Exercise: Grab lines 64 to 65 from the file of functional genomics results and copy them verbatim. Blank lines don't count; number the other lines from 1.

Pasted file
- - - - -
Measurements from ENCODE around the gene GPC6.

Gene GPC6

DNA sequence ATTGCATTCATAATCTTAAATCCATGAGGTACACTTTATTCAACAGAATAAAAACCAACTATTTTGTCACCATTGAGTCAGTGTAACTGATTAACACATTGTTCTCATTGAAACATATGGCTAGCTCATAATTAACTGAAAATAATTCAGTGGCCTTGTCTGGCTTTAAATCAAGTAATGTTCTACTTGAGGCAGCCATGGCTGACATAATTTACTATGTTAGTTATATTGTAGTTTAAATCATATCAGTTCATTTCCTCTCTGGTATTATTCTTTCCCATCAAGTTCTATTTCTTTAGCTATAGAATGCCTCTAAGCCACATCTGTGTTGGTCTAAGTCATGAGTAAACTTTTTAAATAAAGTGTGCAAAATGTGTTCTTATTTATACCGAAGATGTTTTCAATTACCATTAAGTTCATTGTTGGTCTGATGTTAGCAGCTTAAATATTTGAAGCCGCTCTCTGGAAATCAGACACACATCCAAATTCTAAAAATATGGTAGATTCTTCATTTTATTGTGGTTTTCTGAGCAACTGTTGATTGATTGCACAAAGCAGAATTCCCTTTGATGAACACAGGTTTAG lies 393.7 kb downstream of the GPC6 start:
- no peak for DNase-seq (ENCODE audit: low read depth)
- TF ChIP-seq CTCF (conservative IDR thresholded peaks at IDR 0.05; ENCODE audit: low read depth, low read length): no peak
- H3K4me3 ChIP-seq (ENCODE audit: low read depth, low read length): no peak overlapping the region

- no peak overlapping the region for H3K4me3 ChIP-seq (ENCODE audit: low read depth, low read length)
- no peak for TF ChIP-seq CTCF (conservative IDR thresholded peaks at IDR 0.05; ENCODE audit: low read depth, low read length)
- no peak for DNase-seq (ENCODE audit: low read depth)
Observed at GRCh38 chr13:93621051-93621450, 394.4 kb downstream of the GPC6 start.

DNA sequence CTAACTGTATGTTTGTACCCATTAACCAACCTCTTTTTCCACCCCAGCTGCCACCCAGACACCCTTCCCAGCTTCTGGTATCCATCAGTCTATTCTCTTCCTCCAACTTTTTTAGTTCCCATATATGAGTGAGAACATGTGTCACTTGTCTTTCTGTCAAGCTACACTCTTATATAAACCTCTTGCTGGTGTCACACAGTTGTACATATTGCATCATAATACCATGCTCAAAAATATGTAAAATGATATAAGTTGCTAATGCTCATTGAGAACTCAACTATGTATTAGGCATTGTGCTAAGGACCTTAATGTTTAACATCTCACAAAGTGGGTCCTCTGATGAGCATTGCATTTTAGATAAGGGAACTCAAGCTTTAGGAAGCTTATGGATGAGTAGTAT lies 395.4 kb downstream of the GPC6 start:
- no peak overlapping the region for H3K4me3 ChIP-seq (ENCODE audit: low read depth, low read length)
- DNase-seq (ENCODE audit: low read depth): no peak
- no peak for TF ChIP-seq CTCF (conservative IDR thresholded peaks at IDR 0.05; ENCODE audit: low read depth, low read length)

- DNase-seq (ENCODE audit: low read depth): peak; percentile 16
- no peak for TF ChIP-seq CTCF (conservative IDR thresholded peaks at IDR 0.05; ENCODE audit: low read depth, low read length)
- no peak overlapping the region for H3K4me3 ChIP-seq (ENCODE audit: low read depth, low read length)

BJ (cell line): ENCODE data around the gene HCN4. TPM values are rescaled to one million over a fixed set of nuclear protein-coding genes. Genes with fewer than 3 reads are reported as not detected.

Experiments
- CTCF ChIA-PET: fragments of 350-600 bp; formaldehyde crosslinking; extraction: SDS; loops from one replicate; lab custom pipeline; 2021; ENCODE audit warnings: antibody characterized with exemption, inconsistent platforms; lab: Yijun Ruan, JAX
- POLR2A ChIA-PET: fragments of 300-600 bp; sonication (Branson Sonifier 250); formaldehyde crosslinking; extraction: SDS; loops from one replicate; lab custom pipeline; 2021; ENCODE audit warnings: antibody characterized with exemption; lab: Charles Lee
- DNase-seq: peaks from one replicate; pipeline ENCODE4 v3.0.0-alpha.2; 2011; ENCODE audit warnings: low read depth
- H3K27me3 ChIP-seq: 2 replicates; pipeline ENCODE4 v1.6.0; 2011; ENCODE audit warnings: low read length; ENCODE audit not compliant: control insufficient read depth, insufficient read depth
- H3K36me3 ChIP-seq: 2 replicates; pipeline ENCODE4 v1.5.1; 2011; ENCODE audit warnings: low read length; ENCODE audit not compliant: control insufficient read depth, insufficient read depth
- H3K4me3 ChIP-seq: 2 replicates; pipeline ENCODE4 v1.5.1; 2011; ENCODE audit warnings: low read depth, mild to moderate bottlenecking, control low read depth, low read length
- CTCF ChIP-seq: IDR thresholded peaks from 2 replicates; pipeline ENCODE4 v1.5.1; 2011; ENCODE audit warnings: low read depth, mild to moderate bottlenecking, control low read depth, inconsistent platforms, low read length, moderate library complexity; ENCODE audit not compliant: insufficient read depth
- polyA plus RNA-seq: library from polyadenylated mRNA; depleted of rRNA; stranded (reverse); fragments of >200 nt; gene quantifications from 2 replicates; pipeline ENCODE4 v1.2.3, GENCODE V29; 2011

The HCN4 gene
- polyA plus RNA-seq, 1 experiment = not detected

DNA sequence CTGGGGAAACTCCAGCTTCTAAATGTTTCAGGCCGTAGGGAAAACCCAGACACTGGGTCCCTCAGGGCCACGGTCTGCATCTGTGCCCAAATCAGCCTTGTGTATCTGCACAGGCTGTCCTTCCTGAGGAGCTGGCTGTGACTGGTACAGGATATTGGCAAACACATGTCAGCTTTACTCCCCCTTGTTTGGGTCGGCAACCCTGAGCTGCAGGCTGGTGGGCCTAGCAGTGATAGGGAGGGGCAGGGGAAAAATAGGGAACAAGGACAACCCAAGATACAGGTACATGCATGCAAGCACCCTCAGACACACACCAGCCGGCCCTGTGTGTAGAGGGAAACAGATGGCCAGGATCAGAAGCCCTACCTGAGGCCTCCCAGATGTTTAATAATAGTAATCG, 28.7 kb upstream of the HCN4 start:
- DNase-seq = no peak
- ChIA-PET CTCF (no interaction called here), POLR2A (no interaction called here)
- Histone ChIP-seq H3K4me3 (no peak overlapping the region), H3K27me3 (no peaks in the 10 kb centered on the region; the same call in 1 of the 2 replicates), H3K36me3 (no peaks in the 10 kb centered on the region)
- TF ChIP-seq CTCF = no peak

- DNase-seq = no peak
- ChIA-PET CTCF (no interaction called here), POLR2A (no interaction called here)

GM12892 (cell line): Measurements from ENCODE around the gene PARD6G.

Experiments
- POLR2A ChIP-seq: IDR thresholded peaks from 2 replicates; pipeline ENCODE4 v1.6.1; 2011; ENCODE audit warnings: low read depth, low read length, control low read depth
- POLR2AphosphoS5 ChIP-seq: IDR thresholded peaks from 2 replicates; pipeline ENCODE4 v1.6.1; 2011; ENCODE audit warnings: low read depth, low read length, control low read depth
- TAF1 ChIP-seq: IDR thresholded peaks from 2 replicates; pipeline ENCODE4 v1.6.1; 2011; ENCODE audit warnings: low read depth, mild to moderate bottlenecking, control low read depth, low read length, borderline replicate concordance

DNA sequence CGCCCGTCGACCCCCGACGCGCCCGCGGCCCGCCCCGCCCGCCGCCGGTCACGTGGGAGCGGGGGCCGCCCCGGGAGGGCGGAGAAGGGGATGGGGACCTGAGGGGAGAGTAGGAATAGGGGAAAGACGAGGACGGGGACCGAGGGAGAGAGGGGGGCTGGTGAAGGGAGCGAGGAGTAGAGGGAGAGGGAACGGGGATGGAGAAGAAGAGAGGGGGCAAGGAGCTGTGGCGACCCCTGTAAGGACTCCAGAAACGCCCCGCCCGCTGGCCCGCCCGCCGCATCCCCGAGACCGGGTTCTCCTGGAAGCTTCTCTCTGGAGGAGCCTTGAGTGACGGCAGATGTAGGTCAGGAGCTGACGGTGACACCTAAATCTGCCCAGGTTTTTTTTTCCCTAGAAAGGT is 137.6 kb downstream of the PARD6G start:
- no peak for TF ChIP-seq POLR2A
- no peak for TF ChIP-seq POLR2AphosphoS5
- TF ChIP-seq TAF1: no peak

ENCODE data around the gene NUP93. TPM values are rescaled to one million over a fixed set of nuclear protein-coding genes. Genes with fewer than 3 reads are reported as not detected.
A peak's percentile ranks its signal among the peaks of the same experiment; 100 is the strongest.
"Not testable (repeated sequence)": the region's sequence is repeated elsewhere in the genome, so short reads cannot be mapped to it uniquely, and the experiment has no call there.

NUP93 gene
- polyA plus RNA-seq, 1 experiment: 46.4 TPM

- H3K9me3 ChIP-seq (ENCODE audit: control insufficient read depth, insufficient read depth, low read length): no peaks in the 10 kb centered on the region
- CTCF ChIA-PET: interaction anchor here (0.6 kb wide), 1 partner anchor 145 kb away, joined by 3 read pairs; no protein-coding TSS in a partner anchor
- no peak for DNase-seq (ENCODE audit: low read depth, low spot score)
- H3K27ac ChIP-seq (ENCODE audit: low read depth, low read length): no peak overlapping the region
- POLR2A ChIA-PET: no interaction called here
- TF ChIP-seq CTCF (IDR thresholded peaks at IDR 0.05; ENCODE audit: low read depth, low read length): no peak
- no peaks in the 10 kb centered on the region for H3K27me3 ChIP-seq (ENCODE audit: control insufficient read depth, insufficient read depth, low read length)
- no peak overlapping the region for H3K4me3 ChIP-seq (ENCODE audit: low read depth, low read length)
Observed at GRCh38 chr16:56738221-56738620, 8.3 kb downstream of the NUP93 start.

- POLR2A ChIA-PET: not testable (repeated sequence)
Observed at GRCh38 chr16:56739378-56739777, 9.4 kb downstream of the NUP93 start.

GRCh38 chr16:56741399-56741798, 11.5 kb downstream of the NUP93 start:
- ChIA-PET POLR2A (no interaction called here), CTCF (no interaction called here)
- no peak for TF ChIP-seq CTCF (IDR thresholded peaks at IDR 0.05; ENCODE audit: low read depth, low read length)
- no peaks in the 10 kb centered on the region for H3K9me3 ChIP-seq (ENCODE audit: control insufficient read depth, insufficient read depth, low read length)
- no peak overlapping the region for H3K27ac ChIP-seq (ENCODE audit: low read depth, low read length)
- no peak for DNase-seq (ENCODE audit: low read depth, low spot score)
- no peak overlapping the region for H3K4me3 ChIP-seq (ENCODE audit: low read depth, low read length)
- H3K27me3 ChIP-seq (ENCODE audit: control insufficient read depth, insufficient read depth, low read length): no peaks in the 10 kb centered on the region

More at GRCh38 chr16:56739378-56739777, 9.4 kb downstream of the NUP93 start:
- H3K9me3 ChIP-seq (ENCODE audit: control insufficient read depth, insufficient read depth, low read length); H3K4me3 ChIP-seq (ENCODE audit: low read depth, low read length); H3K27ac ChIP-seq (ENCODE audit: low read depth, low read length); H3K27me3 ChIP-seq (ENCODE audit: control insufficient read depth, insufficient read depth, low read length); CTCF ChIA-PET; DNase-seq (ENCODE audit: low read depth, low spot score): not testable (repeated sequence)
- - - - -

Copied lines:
- no peak for TF ChIP-seq CTCF (IDR thresholded peaks at IDR 0.05; ENCODE audit: low read depth, low read length)
- no peaks in the 10 kb centered on the region for H3K9me3 ChIP-seq (ENCODE audit: control insufficient read depth, insufficient read depth, low read length)